[XeTeX] Strange hyphenation with polyglossia in French

Mojca Miklavec mojca.miklavec.lists at gmail.com
Thu Oct 21 18:17:11 CEST 2010

On Thu, Oct 21, 2010 at 17:45, Philip Taylor (Webmaster, Ret'd) wrote:
> Barry MacKichan wrote:
>> Weren't these called 'code pages'?
> Not unless you know something I don't, Barry
> (which is more than probable !).
> A document written in code page X could not
> be differentiated from a document written in
> code page Y as far as I know, whereas in my
> putative "Omni-code [tm]" the code page would
> be implicit in the encoding of each character.

And how would you type such text? How would you trigger language
change? How would you treat words where each character comes from a
different language (in a text that somebody else sends you)? Does my
name change when I move from Slovenia to UK? What language tag would
you use to type my name? And what about for my cousin that lives in
another country? Would her family name have a different language tag?
What language tag would you use to write "François" in English texts?
Or would you just switch to French to write the letter ç and type
everything else in English? How would you do the conversion from old
texts into your new, perfect encoding? What language tag would you use
to type Montenegrin? Would you change the plane every few years when
the country splits into smaller pieces? And then somebody would
copy-paste some parts of text and then the result would have 30% of
text in Serbo-Croatian, 40% would use Serbian, 25% would use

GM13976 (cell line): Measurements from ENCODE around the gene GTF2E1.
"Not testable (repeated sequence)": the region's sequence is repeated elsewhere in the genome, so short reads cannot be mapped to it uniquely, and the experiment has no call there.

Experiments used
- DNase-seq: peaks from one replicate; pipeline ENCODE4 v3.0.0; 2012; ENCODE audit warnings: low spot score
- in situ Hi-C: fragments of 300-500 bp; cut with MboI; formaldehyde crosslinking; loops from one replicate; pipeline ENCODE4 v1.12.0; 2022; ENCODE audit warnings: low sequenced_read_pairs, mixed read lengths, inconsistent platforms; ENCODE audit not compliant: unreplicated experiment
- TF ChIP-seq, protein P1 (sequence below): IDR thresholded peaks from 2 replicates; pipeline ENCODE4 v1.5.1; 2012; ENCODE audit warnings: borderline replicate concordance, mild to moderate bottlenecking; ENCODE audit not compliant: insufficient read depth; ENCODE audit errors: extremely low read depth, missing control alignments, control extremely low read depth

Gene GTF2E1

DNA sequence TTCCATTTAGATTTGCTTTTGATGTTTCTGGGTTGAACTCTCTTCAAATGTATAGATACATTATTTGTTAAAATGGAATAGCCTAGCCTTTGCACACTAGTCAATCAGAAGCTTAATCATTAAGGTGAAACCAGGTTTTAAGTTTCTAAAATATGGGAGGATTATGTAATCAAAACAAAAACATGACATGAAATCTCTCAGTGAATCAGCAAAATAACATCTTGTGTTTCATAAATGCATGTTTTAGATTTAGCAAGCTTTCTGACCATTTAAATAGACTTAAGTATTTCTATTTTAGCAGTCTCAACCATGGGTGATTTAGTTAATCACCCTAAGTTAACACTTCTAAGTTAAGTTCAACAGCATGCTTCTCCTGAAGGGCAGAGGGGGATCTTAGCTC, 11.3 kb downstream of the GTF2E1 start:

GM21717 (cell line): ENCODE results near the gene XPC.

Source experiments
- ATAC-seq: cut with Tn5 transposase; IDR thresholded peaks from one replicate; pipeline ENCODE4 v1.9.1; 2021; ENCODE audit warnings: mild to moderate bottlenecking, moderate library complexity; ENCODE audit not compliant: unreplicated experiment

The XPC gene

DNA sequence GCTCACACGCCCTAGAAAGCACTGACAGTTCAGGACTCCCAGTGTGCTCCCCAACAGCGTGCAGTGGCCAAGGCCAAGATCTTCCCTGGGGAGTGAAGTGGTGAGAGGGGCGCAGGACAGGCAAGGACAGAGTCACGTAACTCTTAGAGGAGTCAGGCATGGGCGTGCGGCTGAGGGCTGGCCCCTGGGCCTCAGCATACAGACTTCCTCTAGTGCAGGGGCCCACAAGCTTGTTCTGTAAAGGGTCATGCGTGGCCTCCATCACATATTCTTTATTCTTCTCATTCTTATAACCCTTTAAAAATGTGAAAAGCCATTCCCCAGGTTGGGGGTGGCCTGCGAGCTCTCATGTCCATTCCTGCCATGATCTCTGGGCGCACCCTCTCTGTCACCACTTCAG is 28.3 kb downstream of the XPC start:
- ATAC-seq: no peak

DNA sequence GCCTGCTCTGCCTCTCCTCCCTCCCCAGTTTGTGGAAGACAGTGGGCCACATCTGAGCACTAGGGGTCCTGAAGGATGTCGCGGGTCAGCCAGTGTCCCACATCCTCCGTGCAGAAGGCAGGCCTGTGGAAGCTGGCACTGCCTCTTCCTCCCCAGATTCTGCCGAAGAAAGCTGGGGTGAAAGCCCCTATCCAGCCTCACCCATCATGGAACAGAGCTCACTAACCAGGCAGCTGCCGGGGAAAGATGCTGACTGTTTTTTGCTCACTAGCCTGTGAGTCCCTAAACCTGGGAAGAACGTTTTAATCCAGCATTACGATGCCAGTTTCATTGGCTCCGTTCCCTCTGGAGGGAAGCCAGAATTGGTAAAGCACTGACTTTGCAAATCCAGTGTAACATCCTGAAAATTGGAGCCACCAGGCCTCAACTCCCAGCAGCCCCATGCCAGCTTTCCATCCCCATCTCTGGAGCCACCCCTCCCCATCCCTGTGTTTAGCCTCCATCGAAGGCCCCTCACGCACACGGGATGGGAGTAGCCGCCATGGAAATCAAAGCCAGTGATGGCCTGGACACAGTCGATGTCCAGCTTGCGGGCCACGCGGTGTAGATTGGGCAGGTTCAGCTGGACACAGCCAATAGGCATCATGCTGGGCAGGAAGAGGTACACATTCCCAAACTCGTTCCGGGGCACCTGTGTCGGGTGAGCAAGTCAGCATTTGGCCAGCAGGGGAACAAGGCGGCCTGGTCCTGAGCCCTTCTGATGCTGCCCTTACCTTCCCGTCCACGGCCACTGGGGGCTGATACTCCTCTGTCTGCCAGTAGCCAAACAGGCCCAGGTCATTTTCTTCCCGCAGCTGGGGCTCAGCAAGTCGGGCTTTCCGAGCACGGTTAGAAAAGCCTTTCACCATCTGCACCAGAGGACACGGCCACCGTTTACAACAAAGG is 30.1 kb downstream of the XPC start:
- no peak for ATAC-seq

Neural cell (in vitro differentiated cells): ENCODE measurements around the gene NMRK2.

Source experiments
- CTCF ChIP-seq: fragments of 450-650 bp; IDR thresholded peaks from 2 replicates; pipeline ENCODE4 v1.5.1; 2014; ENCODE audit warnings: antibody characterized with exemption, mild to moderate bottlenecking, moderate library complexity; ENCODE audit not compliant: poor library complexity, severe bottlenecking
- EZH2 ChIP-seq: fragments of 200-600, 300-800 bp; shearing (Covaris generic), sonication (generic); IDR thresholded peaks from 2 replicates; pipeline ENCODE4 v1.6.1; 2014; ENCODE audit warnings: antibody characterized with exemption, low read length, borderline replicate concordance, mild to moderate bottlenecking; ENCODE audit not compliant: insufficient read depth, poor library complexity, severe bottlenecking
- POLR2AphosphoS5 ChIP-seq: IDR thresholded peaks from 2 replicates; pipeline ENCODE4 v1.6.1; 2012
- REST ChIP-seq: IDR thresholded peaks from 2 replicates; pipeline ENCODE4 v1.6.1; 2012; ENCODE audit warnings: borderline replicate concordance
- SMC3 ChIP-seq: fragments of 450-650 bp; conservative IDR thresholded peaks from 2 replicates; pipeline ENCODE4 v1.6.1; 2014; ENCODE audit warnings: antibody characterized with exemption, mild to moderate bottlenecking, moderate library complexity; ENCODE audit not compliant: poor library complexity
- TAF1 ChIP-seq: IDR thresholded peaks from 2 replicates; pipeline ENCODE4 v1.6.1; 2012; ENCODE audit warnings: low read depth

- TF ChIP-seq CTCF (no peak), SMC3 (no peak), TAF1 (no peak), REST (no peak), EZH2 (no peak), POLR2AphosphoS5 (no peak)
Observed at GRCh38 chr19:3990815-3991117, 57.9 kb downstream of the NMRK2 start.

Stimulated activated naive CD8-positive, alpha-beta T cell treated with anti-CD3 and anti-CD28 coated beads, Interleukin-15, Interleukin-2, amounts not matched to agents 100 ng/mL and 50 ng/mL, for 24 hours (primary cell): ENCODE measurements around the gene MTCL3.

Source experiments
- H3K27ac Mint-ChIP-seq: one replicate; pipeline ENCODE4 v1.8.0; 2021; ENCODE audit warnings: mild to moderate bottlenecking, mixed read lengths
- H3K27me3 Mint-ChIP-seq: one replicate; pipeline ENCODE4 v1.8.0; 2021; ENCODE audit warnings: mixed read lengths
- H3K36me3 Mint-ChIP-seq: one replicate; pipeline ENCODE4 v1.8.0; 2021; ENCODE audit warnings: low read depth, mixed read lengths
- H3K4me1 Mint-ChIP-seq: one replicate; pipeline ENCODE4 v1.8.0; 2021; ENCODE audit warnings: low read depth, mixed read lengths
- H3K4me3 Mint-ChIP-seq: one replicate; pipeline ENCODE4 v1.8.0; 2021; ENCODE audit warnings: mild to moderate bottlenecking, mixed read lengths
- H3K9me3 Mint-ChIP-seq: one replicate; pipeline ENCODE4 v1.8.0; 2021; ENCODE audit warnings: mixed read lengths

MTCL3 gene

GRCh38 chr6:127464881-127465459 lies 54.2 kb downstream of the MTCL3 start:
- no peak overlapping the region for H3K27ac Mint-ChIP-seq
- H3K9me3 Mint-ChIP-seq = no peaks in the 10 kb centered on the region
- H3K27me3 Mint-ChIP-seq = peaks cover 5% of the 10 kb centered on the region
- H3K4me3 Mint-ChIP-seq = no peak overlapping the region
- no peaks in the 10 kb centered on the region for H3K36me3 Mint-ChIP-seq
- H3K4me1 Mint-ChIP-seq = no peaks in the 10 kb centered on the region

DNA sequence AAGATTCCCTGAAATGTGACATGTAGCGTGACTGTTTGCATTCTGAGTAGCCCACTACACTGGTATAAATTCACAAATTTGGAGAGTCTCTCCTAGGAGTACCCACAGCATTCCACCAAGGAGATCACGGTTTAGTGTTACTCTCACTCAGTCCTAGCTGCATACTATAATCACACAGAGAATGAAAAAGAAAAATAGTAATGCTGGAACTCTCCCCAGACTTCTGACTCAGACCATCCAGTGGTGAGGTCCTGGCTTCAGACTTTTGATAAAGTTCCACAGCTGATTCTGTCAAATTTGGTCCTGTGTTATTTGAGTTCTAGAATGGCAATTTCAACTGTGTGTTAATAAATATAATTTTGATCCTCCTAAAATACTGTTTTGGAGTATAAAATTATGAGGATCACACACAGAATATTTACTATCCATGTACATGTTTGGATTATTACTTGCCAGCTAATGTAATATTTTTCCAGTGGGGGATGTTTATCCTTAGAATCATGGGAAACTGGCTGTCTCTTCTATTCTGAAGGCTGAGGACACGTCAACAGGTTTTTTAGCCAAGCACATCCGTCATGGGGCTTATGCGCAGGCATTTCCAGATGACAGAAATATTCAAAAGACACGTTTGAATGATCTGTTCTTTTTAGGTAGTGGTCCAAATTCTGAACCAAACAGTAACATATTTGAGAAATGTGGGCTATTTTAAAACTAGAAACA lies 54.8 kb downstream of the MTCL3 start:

Montenegrin, ... And of course Google would know exactly what language
you are searching in, so it would not return you any results if the
original webpage uses a different language plane for their product
descriptions (for example Australian English instead of British

Let's say that I type:
    \def\mojukaz#1{some weird #1}
    \def\mycommand#1{in nekaj nenavadnega #2}
    \section{naslov tega poglavja}
What language plane should be used for TeX commands? I will probably
be using Slovenian keyboard to type the text, so \mojukaz should be
typeset in Slovenian plane, but wait ... \mycommand is English, so
that should be English, right? \myukaz is half English-half Slovenian,
so first two letters English and the rest Slovenian. But of course I
don't really mind changing the plane in the middle of commands, so
when you would try to change part of my document, you would have to
get the plane exactly right to be able to use the command.  And the
braces? Oh joy ... how happy TeX would be interpreting those commands.
I can also imagine myself typing in Word. Note that I change the
keyboard whenever I write in TeX - I use US keyboard to type \{}[],
... while I use Slovenian keyboard to write čšž. I remember that Word
was very clever about that and was changing the language as I typed.
So if I switched to US keyboard inside doc document just for the sake
that I was more comfortable typing some characters in it, Word happily
kept changing the language to US and underlining misspelled words,
even if it was Slovenian text.

Mind that you don't even care to write your name properly. You write
    (Webmaster, Ret'd)
instead of using the proper
    (Webmaster, Ret’d)
with single quotation mark. You don't care to use “proper quotation
marks” in the text you type. Don't try to tell me that you would care
enough to change the language when you would be typing foreign names.

Can we please close this off-topic discussion and solve the problem
with \savinghyphcodes instead?


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